In the past two weeks, I’ve spent time with both Cleveland Mayor Frank Jackson and Houston Mayor Sylvester Turner discussing the role of technology, innovation, and entrepreneurship in their cities. Both of them want to make sure their cities can leverage tech to stay competitive for talent, outside investment, and are also eager to help keep building local innovation ecosystems. They want inclusive, responsible growth.
While technology plays an integral role in what we define as “Smart Cities,” city officials must understand how to align the needs of citizens with the technologies they’re considering. That’s one of the reasons Techonomy hosted a conference in Detroit for four years. We had the opportunity to spend extensive time with city and state officials, who not only looked to technology to enhance infrastructure and services in one of America’s great cities, but also to address larger objectives: attracting entrepreneurs, reskilling the workforce, and stimulating new investment to drive economic development.
Houston is the 4th largest city in the United States (with 2.3 million people), with a diverse, dynamic economy. Cleveland is the 52th (with about 383,000 people). But the two mayors of these dramatically different cities both were similarly thoughtful. They want investment into tech both to position their city for the future—and, at the same time, serve immediate community needs.
Cities need to harness tech for critical services like public safety or public Wi-Fi. But significant investment into things like cameras or connected streetlights requires both an understanding of the long-term viability of both the technology and of the vendor who will provide installation and ongoing support. Replacing a light bulb in a streetlight, for example, has been a fairly standard government function for decades. But smart streetlights can bring benefits like reduced energy consumption, automatic alerts about operational problems, and can make it possible to provide public Wi-Fi. But as such technology continues to evolve, how does a city future-proof itself, as well as insure the provider will be able to support this complex system for the foreseeable future?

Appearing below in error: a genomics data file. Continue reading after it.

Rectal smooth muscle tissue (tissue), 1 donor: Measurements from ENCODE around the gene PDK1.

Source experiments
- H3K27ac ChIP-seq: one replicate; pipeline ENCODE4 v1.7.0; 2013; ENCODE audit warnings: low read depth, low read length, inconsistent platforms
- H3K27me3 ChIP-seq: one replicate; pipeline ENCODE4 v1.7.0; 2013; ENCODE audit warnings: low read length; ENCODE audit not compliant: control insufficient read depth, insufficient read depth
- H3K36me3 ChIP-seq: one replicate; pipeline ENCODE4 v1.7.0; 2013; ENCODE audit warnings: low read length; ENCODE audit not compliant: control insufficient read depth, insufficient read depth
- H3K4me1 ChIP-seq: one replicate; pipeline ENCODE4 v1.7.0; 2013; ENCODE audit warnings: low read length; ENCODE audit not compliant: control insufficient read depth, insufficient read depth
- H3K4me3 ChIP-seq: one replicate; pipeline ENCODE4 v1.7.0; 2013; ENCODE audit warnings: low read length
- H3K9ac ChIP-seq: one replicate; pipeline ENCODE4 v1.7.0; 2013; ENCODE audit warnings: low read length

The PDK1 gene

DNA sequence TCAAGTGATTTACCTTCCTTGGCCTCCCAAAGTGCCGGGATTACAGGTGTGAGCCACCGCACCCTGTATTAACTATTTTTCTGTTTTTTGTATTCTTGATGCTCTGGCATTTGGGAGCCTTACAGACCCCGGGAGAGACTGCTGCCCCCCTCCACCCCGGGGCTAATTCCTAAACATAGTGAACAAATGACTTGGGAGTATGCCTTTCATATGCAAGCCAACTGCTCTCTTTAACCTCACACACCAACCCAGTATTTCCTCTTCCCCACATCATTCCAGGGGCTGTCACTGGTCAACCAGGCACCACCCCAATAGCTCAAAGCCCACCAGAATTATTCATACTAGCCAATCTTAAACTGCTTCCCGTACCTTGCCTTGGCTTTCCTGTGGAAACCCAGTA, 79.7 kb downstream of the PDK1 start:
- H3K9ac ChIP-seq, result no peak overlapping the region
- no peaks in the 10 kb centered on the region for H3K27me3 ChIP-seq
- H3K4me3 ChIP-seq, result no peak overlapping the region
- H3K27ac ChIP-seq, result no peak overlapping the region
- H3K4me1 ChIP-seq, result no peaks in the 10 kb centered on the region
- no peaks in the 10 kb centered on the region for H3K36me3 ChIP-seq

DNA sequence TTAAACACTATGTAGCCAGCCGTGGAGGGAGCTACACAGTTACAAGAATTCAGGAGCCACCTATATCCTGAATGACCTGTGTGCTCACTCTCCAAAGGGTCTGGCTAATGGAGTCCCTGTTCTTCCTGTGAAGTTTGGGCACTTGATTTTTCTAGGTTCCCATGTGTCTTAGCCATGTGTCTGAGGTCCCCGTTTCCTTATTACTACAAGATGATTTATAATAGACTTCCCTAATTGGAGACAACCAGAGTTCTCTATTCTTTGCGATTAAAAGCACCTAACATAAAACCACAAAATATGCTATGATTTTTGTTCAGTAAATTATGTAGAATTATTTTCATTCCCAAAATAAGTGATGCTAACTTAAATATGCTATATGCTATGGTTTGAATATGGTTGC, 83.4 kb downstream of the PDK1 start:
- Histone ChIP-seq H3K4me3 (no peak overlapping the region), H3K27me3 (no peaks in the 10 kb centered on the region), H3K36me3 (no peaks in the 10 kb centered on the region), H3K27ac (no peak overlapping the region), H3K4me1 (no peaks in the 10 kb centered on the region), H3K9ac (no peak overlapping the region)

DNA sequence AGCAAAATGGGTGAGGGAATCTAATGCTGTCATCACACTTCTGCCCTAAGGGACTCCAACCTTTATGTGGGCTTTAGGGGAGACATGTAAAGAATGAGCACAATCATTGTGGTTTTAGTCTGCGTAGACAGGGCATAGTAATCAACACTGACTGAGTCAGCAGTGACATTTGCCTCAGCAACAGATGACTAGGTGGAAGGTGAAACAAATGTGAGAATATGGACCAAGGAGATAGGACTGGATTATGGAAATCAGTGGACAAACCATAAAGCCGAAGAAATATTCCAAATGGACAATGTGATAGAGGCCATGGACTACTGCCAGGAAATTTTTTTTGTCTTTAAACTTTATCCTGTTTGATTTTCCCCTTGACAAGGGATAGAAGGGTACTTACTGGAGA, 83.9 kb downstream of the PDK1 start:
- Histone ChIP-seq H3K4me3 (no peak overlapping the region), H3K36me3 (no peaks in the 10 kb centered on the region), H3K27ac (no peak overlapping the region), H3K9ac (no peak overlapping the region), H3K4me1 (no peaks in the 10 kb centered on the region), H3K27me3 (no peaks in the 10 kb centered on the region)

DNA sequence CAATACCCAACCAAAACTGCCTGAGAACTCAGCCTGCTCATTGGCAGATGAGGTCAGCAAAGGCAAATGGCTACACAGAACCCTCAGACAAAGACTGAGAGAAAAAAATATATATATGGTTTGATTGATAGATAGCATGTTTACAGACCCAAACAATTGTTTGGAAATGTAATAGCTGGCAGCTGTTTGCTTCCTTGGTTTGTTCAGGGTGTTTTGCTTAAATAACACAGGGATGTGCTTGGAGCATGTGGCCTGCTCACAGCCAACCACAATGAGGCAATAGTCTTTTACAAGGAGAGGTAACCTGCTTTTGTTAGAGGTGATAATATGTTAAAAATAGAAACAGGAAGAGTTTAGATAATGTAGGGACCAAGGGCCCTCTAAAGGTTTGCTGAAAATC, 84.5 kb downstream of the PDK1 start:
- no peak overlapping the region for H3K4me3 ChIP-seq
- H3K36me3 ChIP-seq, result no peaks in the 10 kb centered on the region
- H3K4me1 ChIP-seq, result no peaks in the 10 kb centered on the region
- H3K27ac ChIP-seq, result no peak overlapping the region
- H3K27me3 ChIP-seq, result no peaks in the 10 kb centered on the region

In Detroit, we saw a vibrant start-up community primarily supporting the auto industry. Cleveland, by contrast, has med-tech start-ups that collaborate with Cleveland Clinic. And Houston has numerous early stage companies servicing the energy sector. As entrepreneurs choose the cities where they’ll launch their companies, they’re thinking about quality of life as well as access to talent, capital, and clients. Being a successful home for an entrepreneurial ecosystem is much more likely if you’re already a great, vibrant, and deeply connected city.
In 2020, Techonomy plans to bring back what we started in Detroit—with more conversations about cities, entrepreneurship, competitiveness, and inclusive growth. As mayors obsess over issues like mobility, 5G, and the Internet of Things, they must understand the impact they will have on a city’s citizens and its diverse communities. Got ideas for how we should drive conversations about these issues? Drop me a line at firstname.lastname@example.org.
For some of Techonomy’s past coverage of cities, click here.